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Tufts University

Publication Date

Fall 2011

Program Name

Morocco: Migration and Transnational Identity


The Arab Spring has seen North African and Middle Eastern youth organizing against the status quo and challenging what they perceive as political, economic, and social injustices. In Morocco, while the Arab Spring may not have been as substantial as in neighboring countries, demonstrations are still occurring nearly everyday in major cities like Rabat as individuals protest issues including government transparency, high unemployment, and, for specific interest of this paper, the marginalization of the Amazigh people. The Amazigh, also popularly referred to as Berbers in most Western academia and literature, are regarded as the original inhabitants of Morocco and the rest of the Maghreb before the introduction of Arabic in the 7th century.[1] This was only further complicated by the introduction of French colonialism and their issued dahir, an attempt at separating the Arabs and Amazigh by having each population adopt its own separate laws, and the subsequent rise of Arab nationalism. Since then, Amazigh actors argue that their culture has been historically underrepresented by the Morocco regime and that their communities are economically and politically marginalized.

While this marginalization ultimately resulted in a decline in the number of Amazigh speakers, as Bruce Maddy-Weitzmen explains, it also caused “a gradual increase in the self-conscious manifestations of Berber culture and the demands of the Berber groups.”[2] This increase, he argues, is a result of a “threat factor,” as individuals became more aware of their collective Amazigh identity when it was being threatened.[3] This increase in Amazigh consciousness has manifested itself into an Amazigh movement, a social movement focused primarily within cultural and linguistic grounds rather than political, placing importance on both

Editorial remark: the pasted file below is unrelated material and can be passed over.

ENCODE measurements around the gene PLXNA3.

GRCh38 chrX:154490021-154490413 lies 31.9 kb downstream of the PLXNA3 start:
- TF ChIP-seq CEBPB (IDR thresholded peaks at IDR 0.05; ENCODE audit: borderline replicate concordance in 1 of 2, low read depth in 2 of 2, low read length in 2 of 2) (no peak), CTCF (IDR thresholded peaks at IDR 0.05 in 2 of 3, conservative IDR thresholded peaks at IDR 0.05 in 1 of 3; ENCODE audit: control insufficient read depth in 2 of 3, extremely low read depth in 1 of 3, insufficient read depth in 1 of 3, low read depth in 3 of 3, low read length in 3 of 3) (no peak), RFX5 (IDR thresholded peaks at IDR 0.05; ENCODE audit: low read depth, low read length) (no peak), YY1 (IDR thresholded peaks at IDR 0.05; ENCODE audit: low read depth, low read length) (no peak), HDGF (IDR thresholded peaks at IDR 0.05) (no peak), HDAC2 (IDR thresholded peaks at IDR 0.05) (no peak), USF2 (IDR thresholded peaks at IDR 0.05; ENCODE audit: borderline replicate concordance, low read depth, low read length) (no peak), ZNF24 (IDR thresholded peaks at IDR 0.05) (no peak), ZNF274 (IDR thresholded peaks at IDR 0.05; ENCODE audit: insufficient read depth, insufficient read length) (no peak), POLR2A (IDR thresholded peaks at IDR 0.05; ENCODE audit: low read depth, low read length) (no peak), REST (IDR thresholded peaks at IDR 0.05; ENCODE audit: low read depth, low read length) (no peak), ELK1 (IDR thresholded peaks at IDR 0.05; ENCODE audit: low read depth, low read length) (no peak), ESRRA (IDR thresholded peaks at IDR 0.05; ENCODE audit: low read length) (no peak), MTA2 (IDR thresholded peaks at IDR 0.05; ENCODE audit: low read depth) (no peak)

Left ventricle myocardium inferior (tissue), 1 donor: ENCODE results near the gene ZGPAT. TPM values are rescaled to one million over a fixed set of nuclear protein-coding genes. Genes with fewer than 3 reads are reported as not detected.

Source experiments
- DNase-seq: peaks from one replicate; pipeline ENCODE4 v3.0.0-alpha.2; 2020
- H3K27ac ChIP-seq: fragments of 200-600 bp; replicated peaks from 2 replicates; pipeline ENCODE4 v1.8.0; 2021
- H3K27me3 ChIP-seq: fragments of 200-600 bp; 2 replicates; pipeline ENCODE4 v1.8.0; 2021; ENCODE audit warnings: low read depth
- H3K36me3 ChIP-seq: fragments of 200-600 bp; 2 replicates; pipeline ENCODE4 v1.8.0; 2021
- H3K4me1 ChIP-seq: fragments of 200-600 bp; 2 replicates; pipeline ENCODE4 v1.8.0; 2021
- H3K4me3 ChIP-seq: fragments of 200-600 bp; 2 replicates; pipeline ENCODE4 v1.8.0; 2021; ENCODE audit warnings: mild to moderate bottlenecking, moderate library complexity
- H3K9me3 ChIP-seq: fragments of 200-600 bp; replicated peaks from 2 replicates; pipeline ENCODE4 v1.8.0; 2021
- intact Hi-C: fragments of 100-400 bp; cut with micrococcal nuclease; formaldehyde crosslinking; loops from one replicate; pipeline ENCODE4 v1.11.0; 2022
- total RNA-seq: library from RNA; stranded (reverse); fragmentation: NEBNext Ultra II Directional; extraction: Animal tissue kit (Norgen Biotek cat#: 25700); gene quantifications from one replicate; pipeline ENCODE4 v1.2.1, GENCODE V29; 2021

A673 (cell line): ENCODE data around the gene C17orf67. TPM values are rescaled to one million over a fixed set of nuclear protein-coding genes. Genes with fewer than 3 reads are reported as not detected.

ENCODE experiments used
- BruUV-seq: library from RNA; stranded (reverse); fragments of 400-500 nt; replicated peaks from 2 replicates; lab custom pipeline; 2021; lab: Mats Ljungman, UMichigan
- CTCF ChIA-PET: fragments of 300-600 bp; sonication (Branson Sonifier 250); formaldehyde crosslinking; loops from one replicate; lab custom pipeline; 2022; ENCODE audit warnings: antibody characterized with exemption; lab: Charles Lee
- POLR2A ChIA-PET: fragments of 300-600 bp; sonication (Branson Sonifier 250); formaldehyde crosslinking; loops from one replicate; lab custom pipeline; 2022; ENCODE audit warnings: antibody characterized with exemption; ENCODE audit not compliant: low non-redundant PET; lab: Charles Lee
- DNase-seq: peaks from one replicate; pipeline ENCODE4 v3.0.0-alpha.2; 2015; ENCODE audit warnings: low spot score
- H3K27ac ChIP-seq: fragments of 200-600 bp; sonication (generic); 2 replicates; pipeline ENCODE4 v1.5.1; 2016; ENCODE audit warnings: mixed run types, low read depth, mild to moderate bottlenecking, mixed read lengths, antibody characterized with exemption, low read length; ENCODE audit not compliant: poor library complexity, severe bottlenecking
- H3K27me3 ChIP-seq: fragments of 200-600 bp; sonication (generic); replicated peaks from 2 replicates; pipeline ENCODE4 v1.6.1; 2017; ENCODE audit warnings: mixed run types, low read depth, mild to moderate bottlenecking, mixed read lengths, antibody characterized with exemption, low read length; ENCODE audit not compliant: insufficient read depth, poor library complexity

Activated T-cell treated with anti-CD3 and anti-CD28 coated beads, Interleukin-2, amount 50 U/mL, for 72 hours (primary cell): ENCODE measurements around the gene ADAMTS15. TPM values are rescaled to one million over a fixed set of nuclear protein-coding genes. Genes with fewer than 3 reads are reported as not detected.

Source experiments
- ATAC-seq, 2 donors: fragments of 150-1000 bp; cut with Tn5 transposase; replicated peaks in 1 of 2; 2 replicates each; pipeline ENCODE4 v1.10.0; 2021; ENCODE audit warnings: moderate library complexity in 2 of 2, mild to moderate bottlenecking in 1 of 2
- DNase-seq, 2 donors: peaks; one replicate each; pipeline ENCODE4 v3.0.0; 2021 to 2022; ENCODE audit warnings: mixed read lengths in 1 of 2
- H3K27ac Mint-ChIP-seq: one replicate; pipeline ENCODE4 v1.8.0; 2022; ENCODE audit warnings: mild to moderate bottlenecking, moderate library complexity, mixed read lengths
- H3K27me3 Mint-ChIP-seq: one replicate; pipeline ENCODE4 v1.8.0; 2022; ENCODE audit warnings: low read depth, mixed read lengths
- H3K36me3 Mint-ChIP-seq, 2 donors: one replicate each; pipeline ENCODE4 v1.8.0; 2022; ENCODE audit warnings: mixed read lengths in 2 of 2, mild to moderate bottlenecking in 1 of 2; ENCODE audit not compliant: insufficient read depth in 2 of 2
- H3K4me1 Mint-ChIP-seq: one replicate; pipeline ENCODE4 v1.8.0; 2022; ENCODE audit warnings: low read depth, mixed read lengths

recognizing the impact of Amazigh culture on Moroccan history as well as the importance of the Amazigh language, commonly referred to as Tamazight. The movement has been successful in some respects, placing enough pressure on the regime to create the IRCAM, the first government institution dedicated to Amazigh culture, and to have Tamazight recognized as an official language of the state in the new Constitution. In the context of the Arab Spring and larger Berber awakening throughout North Africa, the Amazigh movement is continuing to gain more traction as more and more Amazigh associations form and coordination with Berber groups in other countries has given the movement a transnational scope.[4]

[1] Michael Brett and Elizabeth Fentress, The Berbers (Blackwell Publishing: Malden, MA). 3.

[2] Bruce Maddy-Weitzman, “Contested Identities: Berbers, ‘Berberism’ and the State in North Africa,” The Journal of North African Studies, Vol. 6 No. 3 (Autumn 2001). 24.

[3] Ibid.

[4] North-west Africa’s Minority: Springtime for Them Too?, http://www.economist.com/node/21525925.


African Studies | Other Languages, Societies, and Cultures | Place and Environment | Social and Cultural Anthropology | Sociology of Culture